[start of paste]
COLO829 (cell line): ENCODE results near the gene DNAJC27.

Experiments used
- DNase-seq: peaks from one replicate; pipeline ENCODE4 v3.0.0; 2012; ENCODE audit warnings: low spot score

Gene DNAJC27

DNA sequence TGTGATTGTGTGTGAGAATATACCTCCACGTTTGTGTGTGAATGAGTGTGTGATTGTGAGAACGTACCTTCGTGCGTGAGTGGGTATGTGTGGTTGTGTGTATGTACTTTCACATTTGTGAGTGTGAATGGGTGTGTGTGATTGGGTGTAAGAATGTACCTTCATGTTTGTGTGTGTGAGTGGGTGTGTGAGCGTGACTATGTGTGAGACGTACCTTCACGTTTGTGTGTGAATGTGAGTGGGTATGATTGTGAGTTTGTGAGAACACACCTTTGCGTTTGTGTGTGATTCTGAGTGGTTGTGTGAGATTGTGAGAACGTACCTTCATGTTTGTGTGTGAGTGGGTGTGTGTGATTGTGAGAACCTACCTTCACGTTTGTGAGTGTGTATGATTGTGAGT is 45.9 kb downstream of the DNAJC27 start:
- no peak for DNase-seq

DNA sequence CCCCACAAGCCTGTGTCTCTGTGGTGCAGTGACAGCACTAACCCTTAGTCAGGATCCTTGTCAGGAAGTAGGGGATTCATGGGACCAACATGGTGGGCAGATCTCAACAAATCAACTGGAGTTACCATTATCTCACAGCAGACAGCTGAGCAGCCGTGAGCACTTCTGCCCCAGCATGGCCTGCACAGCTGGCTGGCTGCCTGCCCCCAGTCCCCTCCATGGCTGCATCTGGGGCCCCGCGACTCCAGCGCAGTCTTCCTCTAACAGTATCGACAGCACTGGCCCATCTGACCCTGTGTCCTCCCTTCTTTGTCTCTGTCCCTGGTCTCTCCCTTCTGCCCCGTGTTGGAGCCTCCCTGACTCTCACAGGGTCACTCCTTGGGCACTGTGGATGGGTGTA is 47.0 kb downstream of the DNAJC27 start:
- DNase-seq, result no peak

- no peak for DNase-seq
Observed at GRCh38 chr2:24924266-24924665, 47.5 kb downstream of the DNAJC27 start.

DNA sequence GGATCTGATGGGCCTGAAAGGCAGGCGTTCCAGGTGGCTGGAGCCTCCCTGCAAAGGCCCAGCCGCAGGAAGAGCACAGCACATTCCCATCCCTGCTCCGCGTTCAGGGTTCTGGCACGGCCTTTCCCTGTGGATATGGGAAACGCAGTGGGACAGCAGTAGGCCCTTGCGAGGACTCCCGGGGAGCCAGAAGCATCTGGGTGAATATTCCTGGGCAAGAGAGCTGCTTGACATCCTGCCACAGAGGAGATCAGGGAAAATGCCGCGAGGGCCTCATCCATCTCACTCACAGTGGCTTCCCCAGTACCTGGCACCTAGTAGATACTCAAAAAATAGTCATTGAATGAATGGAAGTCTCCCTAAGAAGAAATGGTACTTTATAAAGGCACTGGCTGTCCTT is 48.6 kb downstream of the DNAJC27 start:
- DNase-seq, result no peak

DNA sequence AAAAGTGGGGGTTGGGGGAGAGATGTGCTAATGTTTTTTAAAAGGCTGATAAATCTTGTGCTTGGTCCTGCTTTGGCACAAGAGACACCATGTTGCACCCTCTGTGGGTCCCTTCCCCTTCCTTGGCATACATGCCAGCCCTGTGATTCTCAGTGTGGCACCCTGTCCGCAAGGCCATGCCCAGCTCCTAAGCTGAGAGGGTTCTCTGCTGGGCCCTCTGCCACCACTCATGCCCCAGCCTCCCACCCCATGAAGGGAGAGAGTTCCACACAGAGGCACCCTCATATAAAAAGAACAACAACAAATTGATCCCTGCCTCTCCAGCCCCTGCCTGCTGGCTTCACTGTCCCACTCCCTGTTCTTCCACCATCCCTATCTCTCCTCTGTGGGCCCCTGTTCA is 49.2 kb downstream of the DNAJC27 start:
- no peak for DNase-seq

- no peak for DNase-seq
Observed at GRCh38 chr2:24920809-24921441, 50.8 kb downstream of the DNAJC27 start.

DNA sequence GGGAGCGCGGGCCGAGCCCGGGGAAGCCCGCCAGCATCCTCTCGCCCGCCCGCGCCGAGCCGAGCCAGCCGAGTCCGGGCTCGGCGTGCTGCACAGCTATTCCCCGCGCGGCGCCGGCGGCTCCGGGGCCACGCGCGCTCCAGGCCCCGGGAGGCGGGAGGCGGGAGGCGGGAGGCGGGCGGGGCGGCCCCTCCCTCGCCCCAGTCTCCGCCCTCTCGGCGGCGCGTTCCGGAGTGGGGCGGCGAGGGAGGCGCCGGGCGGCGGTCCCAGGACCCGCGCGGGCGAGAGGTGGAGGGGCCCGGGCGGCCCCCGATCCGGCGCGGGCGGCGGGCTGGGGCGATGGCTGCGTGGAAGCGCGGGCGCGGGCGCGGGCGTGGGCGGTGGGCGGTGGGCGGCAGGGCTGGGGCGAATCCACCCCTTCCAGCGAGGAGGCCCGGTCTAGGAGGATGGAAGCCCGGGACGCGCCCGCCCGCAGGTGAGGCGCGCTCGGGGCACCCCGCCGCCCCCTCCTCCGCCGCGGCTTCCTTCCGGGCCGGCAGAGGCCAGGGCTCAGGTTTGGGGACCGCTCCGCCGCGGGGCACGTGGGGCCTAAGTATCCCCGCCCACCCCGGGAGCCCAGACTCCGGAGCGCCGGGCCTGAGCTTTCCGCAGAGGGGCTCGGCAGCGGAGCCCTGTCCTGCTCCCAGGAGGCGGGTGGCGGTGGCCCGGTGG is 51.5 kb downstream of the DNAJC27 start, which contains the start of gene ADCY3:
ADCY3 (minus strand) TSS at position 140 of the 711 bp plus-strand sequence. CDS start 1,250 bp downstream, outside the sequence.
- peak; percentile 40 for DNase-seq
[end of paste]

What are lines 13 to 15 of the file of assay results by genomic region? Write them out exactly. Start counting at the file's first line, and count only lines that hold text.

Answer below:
DNA sequence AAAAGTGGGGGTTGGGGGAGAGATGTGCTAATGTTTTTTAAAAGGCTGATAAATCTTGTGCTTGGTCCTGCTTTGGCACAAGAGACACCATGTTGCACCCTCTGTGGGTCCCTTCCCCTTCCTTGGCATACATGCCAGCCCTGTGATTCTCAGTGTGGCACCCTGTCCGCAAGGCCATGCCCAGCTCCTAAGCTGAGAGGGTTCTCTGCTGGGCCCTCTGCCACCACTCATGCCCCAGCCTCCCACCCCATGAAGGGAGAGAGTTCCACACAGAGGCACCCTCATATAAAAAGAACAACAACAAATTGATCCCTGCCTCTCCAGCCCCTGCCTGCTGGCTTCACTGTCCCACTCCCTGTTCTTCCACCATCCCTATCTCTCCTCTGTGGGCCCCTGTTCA is 49.2 kb downstream of the DNAJC27 start:
- no peak for DNase-seq

- no peak for DNase-seq